Most employees enjoy being rewarded in one form or another, are you getting it right? Organisations have realised as much – with 86% of companies worldwide implementing some form of rewards programme. Traditionally, extra rewards have been distributed in the form of additional financial compensation. In fact, cash rewards still top the pile as the most commonly bestowed reward.

However, a recent study of 1,000 UK workers found that simply handing out lumps of cash is not an effective way of increasing efforts of employees. 78% of those surveyed said they would not work any harder for a bonus of up to 10% of their annual salary, and 59% said they would not work any harder for a 25% bonus.

Employees expectations are changing. So how can financial rewards be made more effective for increasing employee engagement, productivity and retention?

Make Them Clearly Tied to Recognition

Research has shown that recognition has a big part to play when it comes to rewards. Simply paying a predetermined bonus at the end of each financial year doesn’t work. Doing so means employees aren’t rewarded for hard work on specific projects during the year. Similarly, if bonuses are tied to company profits, an employee can work twice as hard during a tough year of trading and receive no bonus whatsoever, after relatively coasting through a better year of trading that provided a bonus.

A recent study emphasised the importance of recognition by offering three rewards for completing a specific work task. The rewards were $25, a $25 pizza voucher, and verbal recognition. Productivity on the task went up for all three rewards. However, productivity dropped afterwards for both the cash and pizza voucher, whereas productivity improved for the verbal recognition group. Thus demonstrating an employee’s intrinsic motivation (the desire to do well) has more of a bearing than just a generic reward of monetary value.

Therefore – when using financial rewards – it’s important to recognise the recipient, explaining why what they have done that is deserving of the award. Just handing out financial incentives without much explanation may actually have a detrimental effect.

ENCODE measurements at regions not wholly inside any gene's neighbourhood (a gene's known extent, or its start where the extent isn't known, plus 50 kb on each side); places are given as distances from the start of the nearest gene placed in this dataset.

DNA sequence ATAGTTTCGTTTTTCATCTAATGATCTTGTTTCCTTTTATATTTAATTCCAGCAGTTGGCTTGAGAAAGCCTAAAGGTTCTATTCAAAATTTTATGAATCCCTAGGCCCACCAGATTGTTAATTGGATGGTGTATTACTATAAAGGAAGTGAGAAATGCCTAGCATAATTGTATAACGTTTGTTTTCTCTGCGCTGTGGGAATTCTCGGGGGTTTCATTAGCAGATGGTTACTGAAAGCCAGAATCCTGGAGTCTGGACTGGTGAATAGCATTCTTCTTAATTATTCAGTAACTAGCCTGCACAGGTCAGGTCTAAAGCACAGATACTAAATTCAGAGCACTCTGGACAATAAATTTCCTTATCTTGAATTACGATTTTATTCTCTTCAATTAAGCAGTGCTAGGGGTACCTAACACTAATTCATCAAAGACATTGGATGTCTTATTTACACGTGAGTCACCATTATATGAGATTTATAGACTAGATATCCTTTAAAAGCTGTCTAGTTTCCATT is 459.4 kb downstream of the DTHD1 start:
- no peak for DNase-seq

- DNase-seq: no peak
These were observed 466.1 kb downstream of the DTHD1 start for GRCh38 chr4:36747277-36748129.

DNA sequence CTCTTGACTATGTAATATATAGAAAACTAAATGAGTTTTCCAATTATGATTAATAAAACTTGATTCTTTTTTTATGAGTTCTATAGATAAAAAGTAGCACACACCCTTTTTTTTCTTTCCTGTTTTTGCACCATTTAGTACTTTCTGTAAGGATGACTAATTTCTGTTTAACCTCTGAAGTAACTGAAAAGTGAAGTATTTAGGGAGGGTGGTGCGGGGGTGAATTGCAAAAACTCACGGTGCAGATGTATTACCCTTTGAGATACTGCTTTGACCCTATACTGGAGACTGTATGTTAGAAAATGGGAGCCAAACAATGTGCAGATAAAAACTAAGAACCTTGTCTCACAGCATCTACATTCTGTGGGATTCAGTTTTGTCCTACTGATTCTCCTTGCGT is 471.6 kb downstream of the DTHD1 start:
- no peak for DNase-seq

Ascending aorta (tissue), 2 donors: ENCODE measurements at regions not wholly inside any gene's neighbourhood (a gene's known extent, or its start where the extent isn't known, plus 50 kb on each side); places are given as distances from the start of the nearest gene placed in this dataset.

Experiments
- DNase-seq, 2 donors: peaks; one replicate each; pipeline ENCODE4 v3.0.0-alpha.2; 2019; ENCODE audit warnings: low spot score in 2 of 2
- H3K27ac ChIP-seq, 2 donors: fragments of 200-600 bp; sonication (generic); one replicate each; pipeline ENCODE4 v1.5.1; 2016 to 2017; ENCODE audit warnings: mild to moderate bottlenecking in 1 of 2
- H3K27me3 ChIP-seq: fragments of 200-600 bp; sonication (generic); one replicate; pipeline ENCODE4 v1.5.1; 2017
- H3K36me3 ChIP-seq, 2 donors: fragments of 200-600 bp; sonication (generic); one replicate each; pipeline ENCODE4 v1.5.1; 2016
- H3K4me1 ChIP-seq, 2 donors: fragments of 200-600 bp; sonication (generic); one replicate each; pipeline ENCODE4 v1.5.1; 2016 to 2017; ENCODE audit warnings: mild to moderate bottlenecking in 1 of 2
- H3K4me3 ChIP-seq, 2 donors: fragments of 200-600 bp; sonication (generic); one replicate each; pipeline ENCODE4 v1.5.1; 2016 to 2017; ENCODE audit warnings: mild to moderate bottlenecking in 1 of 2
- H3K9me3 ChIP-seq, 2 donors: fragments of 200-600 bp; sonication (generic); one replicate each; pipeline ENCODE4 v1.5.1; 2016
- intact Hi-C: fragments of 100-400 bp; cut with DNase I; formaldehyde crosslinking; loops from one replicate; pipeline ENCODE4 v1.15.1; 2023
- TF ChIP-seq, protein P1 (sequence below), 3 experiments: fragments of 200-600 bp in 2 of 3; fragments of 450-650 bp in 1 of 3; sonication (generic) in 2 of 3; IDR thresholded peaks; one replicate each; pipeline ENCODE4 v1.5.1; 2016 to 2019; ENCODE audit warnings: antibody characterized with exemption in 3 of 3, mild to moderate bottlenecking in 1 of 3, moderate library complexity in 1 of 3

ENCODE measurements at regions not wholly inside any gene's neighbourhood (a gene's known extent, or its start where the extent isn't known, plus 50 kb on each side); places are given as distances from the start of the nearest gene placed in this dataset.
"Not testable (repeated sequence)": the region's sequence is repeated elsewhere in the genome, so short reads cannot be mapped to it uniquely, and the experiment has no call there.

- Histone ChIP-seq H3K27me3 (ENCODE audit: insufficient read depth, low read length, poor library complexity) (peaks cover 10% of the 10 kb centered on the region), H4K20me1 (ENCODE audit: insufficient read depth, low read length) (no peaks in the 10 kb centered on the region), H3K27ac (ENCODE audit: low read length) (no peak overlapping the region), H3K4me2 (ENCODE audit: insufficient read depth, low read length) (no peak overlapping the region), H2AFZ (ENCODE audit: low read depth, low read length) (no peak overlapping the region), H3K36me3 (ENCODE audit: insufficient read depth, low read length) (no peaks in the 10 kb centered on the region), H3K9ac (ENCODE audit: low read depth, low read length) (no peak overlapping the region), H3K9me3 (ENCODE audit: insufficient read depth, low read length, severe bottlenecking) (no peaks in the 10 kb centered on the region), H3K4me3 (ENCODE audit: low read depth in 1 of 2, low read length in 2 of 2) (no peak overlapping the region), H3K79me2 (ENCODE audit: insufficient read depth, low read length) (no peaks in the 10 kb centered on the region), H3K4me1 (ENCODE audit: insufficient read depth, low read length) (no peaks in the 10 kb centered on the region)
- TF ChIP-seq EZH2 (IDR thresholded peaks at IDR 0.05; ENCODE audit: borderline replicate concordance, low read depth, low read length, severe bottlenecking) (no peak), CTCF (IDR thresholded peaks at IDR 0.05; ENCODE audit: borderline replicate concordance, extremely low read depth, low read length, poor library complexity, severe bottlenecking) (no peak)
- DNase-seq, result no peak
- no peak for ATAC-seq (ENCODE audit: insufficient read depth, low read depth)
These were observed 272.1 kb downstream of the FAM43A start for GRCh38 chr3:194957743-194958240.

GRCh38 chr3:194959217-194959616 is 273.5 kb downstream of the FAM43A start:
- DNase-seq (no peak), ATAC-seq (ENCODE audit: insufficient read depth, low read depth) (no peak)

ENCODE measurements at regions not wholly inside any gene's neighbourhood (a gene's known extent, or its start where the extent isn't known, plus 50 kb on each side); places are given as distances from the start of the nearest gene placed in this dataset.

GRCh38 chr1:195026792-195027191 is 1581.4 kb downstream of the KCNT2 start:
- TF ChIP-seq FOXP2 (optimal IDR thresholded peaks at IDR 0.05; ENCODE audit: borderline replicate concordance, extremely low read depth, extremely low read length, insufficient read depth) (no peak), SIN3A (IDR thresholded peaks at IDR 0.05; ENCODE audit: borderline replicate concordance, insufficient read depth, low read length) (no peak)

Make Them Unexpected

Closely tied to the point made above, it’s often a good idea to keep a potential financial reward under wraps. That way you – as an employer – are not falsely raising productivity levels, and are instead recognising good work by employees that would have completed anyway.

Smaller surprise rewards can have a beneficial effect. In fact, 1 in 5 workers stated that they are motivated to work harder for minor but regular rewards, such as weekly or monthly “treats” which can be assigned at random. Of course, you should always aim to reward good performance instead of poor working habits.

Avoid Making Them Purely Cash

Whilst some employees may enjoy a bit of extra cash in their bank account, many actually prefer rewards given as experiences. For example, rewarding employees with a company meal or night out ranks highly for the country’s most motivated employees. Better still, these types of rewards have the added pay off of bringing teams closer together by celebrating their successes together.

If such rewards are not suitable or practicable then think about vouchers or similar gifts that would excite a specific employee deserving of a reward of monetary value. One employee’s idea of a great reward will do nothing for others, so it’s important to take the time to understand your employees’ interests.

Intersperse Financial Rewards with Those of No Monetary Value

It’s essential to remember that not all rewards should be of financial benefit. They should only form part of a wide toolset for recognising and rewarding employees for their hard work. As we’ve already discussed, the value of a pat on the back and congratulating an employee on a job well done can be just as gratifying (if not more so) than giving them extra money.

You should always try to individualise your rewards as much as possible, so you have the best chance of making them as effective as possible. Remember that congratulating someone in front of the whole team can be an introverted employee’s worst nightmare, whereas more extroverted employees may gain a lot from the same experience.

Rewards Help with Employee Engagement

When planning a rewards programme, it’s important to realise that monetary awards alone may not be the answer. Recognition is important, as is not announcing the award in advance. But perhaps most important for staff motivation and productivity is individualisation. By finding out what makes your employees tick, you can target rewards to match their values.

Rewards – financial or otherwise – help to improve employee engagement and wellness when executed correctly. Engaged employees lead to increased profits, lower staff turnover, and reduced sickness absence.

Here at DocHQ we can help you deliver a tailored employee rewards programme based around health and wellbeing. Companies that execute a formal employee engagement programme report a 64% increase in employee engagement than those without one. So if you think you are ready to reap the rewards of more engaged and motivated employees speak to a member of our team today to discuss your requirements.     

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